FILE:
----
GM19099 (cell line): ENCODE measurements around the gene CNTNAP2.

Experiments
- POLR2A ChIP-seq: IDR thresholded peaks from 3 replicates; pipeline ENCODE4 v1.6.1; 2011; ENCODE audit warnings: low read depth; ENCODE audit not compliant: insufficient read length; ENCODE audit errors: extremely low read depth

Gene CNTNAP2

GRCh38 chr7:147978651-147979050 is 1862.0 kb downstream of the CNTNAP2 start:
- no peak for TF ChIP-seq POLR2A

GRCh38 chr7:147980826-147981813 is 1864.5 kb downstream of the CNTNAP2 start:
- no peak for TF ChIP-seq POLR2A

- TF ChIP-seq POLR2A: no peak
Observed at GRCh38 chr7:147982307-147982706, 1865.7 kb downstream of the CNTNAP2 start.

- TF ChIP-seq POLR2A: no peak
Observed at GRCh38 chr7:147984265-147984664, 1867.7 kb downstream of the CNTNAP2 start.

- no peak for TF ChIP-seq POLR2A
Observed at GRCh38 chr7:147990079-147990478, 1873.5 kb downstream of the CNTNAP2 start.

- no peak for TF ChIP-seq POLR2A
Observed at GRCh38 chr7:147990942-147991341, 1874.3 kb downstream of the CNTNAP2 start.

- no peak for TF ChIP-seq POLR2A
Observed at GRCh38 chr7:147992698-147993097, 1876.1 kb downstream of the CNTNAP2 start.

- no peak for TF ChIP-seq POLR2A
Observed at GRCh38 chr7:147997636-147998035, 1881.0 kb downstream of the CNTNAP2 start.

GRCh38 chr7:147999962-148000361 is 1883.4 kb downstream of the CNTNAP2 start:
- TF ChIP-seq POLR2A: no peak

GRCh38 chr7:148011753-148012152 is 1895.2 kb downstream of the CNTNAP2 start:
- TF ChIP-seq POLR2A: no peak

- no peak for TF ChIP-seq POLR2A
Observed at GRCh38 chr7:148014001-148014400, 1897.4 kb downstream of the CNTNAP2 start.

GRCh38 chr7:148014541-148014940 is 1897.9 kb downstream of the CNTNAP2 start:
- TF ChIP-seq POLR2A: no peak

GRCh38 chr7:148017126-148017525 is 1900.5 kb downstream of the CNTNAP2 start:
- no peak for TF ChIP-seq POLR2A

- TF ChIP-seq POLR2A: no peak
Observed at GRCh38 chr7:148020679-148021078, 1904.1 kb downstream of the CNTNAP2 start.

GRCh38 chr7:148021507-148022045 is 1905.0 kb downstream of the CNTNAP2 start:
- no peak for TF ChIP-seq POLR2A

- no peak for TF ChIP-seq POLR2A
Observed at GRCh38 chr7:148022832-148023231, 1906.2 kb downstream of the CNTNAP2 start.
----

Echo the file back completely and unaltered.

GM19099 (cell line): ENCODE measurements around the gene CNTNAP2.

Experiments
- POLR2A ChIP-seq: IDR thresholded peaks from 3 replicates; pipeline ENCODE4 v1.6.1; 2011; ENCODE audit warnings: low read depth; ENCODE audit not compliant: insufficient read length; ENCODE audit errors: extremely low read depth

Gene CNTNAP2

GRCh38 chr7:147978651-147979050 is 1862.0 kb downstream of the CNTNAP2 start:
- no peak for TF ChIP-seq POLR2A

GRCh38 chr7:147980826-147981813 is 1864.5 kb downstream of the CNTNAP2 start:
- no peak for TF ChIP-seq POLR2A

- TF ChIP-seq POLR2A: no peak
Observed at GRCh38 chr7:147982307-147982706, 1865.7 kb downstream of the CNTNAP2 start.

- TF ChIP-seq POLR2A: no peak
Observed at GRCh38 chr7:147984265-147984664, 1867.7 kb downstream of the CNTNAP2 start.

- no peak for TF ChIP-seq POLR2A
Observed at GRCh38 chr7:147990079-147990478, 1873.5 kb downstream of the CNTNAP2 start.

- no peak for TF ChIP-seq POLR2A
Observed at GRCh38 chr7:147990942-147991341, 1874.3 kb downstream of the CNTNAP2 start.

- no peak for TF ChIP-seq POLR2A
Observed at GRCh38 chr7:147992698-147993097, 1876.1 kb downstream of the CNTNAP2 start.

- no peak for TF ChIP-seq POLR2A
Observed at GRCh38 chr7:147997636-147998035, 1881.0 kb downstream of the CNTNAP2 start.

GRCh38 chr7:147999962-148000361 is 1883.4 kb downstream of the CNTNAP2 start:
- TF ChIP-seq POLR2A: no peak

GRCh38 chr7:148011753-148012152 is 1895.2 kb downstream of the CNTNAP2 start:
- TF ChIP-seq POLR2A: no peak

- no peak for TF ChIP-seq POLR2A
Observed at GRCh38 chr7:148014001-148014400, 1897.4 kb downstream of the CNTNAP2 start.

GRCh38 chr7:148014541-148014940 is 1897.9 kb downstream of the CNTNAP2 start:
- TF ChIP-seq POLR2A: no peak

GRCh38 chr7:148017126-148017525 is 1900.5 kb downstream of the CNTNAP2 start:
- no peak for TF ChIP-seq POLR2A

- TF ChIP-seq POLR2A: no peak
Observed at GRCh38 chr7:148020679-148021078, 1904.1 kb downstream of the CNTNAP2 start.

GRCh38 chr7:148021507-148022045 is 1905.0 kb downstream of the CNTNAP2 start:
- no peak for TF ChIP-seq POLR2A

- no peak for TF ChIP-seq POLR2A
Observed at GRCh38 chr7:148022832-148023231, 1906.2 kb downstream of the CNTNAP2 start.